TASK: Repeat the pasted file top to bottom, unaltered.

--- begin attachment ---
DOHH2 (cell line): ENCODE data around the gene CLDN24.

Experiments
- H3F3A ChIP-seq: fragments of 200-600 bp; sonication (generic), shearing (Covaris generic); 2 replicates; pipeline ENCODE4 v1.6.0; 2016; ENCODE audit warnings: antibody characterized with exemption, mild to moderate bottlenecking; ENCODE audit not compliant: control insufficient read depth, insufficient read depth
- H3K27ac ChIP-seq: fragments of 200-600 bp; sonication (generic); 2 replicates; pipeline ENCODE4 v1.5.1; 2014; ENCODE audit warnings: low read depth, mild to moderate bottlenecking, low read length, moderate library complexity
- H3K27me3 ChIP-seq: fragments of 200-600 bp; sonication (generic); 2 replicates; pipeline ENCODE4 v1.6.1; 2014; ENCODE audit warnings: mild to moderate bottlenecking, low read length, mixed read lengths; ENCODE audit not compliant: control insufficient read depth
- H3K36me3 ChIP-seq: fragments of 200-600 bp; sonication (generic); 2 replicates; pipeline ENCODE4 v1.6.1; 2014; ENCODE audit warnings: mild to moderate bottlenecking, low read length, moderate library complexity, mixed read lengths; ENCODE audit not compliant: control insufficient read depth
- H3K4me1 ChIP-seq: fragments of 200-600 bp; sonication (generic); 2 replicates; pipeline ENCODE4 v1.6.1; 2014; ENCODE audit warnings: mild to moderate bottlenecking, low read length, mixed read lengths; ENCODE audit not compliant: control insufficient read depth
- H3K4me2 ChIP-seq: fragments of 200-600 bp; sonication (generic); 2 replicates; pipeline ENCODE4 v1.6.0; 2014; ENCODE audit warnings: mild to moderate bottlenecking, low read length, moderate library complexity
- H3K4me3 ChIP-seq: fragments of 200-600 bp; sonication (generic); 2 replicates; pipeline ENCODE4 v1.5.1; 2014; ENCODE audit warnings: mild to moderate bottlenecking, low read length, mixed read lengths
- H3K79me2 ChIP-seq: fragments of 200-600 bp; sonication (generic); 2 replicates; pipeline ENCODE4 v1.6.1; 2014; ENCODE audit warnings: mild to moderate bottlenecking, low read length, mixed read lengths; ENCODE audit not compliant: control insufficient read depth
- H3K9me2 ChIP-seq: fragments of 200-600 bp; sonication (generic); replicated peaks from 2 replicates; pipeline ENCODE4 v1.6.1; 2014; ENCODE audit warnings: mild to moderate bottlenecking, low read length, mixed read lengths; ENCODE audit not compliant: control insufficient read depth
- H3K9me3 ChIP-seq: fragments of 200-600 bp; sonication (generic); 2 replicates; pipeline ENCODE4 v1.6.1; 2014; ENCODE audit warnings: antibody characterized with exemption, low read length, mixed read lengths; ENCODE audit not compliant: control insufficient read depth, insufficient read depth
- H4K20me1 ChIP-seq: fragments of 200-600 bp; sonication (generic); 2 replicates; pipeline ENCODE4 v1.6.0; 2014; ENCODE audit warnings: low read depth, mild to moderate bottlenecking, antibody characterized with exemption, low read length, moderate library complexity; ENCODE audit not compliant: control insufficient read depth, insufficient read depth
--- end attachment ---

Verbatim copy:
DOHH2 (cell line): ENCODE data around the gene CLDN24.

Experiments
- H3F3A ChIP-seq: fragments of 200-600 bp; sonication (generic), shearing (Covaris generic); 2 replicates; pipeline ENCODE4 v1.6.0; 2016; ENCODE audit warnings: antibody characterized with exemption, mild to moderate bottlenecking; ENCODE audit not compliant: control insufficient read depth, insufficient read depth
- H3K27ac ChIP-seq: fragments of 200-600 bp; sonication (generic); 2 replicates; pipeline ENCODE4 v1.5.1; 2014; ENCODE audit warnings: low read depth, mild to moderate bottlenecking, low read length, moderate library complexity
- H3K27me3 ChIP-seq: fragments of 200-600 bp; sonication (generic); 2 replicates; pipeline ENCODE4 v1.6.1; 2014; ENCODE audit warnings: mild to moderate bottlenecking, low read length, mixed read lengths; ENCODE audit not compliant: control insufficient read depth
- H3K36me3 ChIP-seq: fragments of 200-600 bp; sonication (generic); 2 replicates; pipeline ENCODE4 v1.6.1; 2014; ENCODE audit warnings: mild to moderate bottlenecking, low read length, moderate library complexity, mixed read lengths; ENCODE audit not compliant: control insufficient read depth
- H3K4me1 ChIP-seq: fragments of 200-600 bp; sonication (generic); 2 replicates; pipeline ENCODE4 v1.6.1; 2014; ENCODE audit warnings: mild to moderate bottlenecking, low read length, mixed read lengths; ENCODE audit not compliant: control insufficient read depth
- H3K4me2 ChIP-seq: fragments of 200-600 bp; sonication (generic); 2 replicates; pipeline ENCODE4 v1.6.0; 2014; ENCODE audit warnings: mild to moderate bottlenecking, low read length, moderate library complexity
- H3K4me3 ChIP-seq: fragments of 200-600 bp; sonication (generic); 2 replicates; pipeline ENCODE4 v1.5.1; 2014; ENCODE audit warnings: mild to moderate bottlenecking, low read length, mixed read lengths
- H3K79me2 ChIP-seq: fragments of 200-600 bp; sonication (generic); 2 replicates; pipeline ENCODE4 v1.6.1; 2014; ENCODE audit warnings: mild to moderate bottlenecking, low read length, mixed read lengths; ENCODE audit not compliant: control insufficient read depth
- H3K9me2 ChIP-seq: fragments of 200-600 bp; sonication (generic); replicated peaks from 2 replicates; pipeline ENCODE4 v1.6.1; 2014; ENCODE audit warnings: mild to moderate bottlenecking, low read length, mixed read lengths; ENCODE audit not compliant: control insufficient read depth
- H3K9me3 ChIP-seq: fragments of 200-600 bp; sonication (generic); 2 replicates; pipeline ENCODE4 v1.6.1; 2014; ENCODE audit warnings: antibody characterized with exemption, low read length, mixed read lengths; ENCODE audit not compliant: control insufficient read depth, insufficient read depth
- H4K20me1 ChIP-seq: fragments of 200-600 bp; sonication (generic); 2 replicates; pipeline ENCODE4 v1.6.0; 2014; ENCODE audit warnings: low read depth, mild to moderate bottlenecking, antibody characterized with exemption, low read length, moderate library complexity; ENCODE audit not compliant: control insufficient read depth, insufficient read depth